Math equations can intimidate students because they're full of symbols and seem disconnected from the real world. But mathematics -- and in particular algebra -- is a subject that every middle and high school student will have to contend with, and along with it comes equations. They can contain multiple variables, single variables or other complex terms. Like levels of a video game, the types of equations must all be mastered before students can graduate successfully.
Before you even move your first variable, check to make sure you are following the directions. Most equations are straightforward. For example, you have no doubt that for the equation x + 3 = 21, they want you to solve for "x." In equations with more than one variable, such as 2x + 4y = 10, you'll have to double-check which variable you must find a value for. In addition, look for another equation that will allow you to use the substitution method to pinpoint the values.
Gather Like Terms
Put all "like" terms together. For example, in the equation 5x + 3 = 8x - 6, move the 5x to the right side and the -6 to the left side, which leaves 3 + 6 = 8x - 5x; this simplifies into 9 = 3x. Be certain that you do the same thing to both sides of the equation, For instance, if you forget to add 6 to the right side (effectively canceling it out), you'll end up with the wrong equation, 9 = 3x - 6.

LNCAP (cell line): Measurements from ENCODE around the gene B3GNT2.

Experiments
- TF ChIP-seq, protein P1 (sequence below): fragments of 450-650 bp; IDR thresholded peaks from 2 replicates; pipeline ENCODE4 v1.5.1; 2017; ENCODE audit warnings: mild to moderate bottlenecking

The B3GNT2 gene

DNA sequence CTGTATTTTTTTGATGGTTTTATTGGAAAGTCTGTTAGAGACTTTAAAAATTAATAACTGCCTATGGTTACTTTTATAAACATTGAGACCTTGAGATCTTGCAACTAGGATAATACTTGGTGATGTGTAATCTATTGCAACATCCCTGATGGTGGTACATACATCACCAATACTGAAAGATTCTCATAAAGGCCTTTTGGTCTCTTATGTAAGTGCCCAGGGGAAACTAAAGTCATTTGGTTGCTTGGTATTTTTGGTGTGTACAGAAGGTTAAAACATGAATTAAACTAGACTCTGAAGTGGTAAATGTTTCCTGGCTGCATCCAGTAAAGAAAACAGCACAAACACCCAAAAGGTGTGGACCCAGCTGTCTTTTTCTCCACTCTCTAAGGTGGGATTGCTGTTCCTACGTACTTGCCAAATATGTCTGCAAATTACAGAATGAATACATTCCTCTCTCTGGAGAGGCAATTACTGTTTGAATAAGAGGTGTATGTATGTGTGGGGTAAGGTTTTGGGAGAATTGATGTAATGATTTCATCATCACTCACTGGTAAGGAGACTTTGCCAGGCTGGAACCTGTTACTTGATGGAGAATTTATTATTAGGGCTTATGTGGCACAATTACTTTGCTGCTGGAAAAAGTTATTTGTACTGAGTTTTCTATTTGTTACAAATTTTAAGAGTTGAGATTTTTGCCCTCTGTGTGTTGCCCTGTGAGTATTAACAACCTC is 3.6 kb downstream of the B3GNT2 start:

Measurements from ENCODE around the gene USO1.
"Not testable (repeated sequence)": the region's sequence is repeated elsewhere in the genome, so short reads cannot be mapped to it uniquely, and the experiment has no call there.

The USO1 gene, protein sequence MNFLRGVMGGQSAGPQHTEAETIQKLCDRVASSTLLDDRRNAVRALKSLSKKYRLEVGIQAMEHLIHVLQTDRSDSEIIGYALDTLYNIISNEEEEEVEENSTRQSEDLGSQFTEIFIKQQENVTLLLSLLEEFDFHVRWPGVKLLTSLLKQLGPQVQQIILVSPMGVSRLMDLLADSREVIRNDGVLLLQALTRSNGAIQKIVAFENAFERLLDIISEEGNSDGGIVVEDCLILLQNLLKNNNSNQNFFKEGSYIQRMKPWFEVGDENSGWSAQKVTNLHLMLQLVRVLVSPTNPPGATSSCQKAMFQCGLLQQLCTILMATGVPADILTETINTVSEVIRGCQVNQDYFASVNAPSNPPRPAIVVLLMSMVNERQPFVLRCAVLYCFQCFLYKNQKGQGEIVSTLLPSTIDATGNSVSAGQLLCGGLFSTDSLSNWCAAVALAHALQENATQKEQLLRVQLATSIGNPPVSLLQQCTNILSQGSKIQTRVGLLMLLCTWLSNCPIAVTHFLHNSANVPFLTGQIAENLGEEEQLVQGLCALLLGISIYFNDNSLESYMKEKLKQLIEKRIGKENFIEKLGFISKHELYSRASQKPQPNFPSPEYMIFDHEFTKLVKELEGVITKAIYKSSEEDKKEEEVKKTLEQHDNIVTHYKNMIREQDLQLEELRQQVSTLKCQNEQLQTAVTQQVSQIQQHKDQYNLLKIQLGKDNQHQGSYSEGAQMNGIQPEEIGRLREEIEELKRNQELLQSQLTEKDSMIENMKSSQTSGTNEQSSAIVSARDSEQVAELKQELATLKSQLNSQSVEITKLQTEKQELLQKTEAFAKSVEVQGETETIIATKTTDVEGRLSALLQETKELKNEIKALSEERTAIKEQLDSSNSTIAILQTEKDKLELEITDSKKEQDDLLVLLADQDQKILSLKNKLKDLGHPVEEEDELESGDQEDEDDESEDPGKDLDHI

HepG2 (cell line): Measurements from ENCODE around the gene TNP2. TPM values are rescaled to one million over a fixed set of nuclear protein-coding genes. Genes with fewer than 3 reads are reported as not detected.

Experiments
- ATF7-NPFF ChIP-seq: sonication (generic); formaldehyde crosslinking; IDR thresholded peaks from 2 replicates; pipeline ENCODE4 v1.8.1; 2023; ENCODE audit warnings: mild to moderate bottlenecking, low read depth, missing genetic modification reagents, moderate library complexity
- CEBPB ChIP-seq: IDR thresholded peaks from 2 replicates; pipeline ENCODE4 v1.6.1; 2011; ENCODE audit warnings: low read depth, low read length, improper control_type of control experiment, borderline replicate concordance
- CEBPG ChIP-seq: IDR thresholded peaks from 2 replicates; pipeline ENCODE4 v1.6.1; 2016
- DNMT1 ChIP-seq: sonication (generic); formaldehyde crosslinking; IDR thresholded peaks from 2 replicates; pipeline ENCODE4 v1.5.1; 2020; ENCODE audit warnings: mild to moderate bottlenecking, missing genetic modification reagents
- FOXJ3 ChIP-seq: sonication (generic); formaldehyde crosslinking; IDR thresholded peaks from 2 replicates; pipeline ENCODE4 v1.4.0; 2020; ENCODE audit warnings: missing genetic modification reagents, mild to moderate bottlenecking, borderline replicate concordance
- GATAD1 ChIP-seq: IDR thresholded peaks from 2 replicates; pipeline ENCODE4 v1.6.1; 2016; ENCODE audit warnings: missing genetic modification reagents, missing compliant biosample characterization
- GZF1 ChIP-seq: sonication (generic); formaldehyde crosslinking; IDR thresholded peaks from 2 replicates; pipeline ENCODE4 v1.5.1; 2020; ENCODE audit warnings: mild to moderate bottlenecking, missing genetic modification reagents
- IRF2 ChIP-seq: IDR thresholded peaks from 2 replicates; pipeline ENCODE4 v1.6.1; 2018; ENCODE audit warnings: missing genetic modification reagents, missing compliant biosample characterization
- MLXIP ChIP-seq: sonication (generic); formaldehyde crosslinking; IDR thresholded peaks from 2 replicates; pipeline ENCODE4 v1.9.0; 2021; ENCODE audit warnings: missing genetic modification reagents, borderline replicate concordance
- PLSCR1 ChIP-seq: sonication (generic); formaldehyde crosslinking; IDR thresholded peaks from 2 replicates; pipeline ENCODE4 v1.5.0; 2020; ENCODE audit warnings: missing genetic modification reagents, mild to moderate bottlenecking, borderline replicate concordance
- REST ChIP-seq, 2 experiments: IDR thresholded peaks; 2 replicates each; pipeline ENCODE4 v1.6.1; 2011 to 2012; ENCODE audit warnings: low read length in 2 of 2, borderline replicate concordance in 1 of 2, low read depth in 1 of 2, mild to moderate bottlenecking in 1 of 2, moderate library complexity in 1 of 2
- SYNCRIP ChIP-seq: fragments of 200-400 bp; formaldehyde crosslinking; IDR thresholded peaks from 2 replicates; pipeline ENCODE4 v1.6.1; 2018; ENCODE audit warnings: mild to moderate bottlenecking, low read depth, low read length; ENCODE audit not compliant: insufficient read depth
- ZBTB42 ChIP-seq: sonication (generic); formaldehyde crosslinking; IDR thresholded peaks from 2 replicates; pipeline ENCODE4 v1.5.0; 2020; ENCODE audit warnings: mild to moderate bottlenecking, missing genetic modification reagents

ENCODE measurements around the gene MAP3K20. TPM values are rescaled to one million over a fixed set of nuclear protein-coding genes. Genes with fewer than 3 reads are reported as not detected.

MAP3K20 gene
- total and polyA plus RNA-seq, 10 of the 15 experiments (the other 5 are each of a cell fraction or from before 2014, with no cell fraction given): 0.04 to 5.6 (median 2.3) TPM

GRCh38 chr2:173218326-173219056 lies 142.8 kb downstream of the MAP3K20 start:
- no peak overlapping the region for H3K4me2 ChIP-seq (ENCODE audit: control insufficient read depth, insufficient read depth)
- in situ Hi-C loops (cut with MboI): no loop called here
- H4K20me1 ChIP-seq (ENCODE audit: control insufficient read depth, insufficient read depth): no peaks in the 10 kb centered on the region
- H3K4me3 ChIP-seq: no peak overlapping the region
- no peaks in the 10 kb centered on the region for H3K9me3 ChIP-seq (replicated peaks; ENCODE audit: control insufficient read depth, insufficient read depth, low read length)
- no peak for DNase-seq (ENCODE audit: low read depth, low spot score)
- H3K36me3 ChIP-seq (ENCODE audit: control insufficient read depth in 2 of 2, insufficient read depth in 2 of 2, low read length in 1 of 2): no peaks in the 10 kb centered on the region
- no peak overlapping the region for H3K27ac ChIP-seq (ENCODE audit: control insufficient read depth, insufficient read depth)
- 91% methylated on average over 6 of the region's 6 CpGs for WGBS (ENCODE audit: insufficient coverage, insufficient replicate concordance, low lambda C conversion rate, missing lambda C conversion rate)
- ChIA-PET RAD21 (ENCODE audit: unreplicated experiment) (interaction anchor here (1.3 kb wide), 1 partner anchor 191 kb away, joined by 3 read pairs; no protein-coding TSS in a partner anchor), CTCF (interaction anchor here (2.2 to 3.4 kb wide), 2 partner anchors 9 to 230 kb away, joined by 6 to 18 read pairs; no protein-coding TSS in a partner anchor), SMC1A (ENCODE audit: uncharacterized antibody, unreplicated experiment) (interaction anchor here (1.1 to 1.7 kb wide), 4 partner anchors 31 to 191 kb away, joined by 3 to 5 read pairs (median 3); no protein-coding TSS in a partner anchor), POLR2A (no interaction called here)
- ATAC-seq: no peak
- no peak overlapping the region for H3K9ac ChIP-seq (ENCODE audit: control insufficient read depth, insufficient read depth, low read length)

Isolate and Solve for the Variable
Most equations for secondary school students require you to solve for only one variable. So, for the equation 5x + 7 = 10x - 3, you would move the like variables to one side and the constants to one side, leaving 10 = 5x. Then simply solve for "x." To do this, you have to isolate the "x." Because 5 is being multiplied by the variable "x," you have to divide both sides by 5. So the answer is x = 2 (10/5 = 5x/5).
Double-check Your Answer
Once you have solved an equation, plug the final answer into the original equation. For instance, if you put 2 into the equation 5x + 7 = 10x - 3, you'll get 52 + 7 = 102 - 3. This simplifies to 10 + 7 = 20 - 3 and then 17 = 17. Because this is a true statement, you know you have the right answer. If the left and right side of the original equation are not equal, you've made a mistake somewhere along the line.
Quadratic equations are more difficult than the standard algebraic equation in that they have an "x" and "y" variable, as well as exponents. A typical quadratic equation may look like this: ax^2 + bx + c = 0. With this equation, you cannot simply isolate like variables and solve. Instead, you must factor to solve for "x." For example, consider x^2 + 5x + 6 = 0. You can factor it to (x + 3)(x + 2) = 0. Then it is simply a matter of solving each equation for x. In this case, the answers are x = -3 and x = -2.
Systems of Equations
When two or more equations need to be solved at once, you usually don't have the luxury of solving for only one variable. Instead, you'll have two unknowns. The key to remember is that you have to have as many equations as you do unknowns, or you can't solve the equations simultaneously. Now, assuming you have two unknowns and two equations, you can solve one of your equations for "x," and then substitute this answer into your other equation. This will lead to an answer for your "y" variable. For example, suppose the two equations are 3x + y = 9 and 4x + 2y = 16. Pick one equation and solve for one of the variables. Solving for "y" in the first equation yields y = 9 - 3x. Now plug this "y" into the second equation: 4x + 2(9 - 3x) = 16. Simplify: 4x + 18 - 6x = 16, or 2x = 2. It's obvious that x = 1. Plug this one into the equation y = 9 - 3(1), so y = 6. So the variables "x" and "y" are 1 and 6.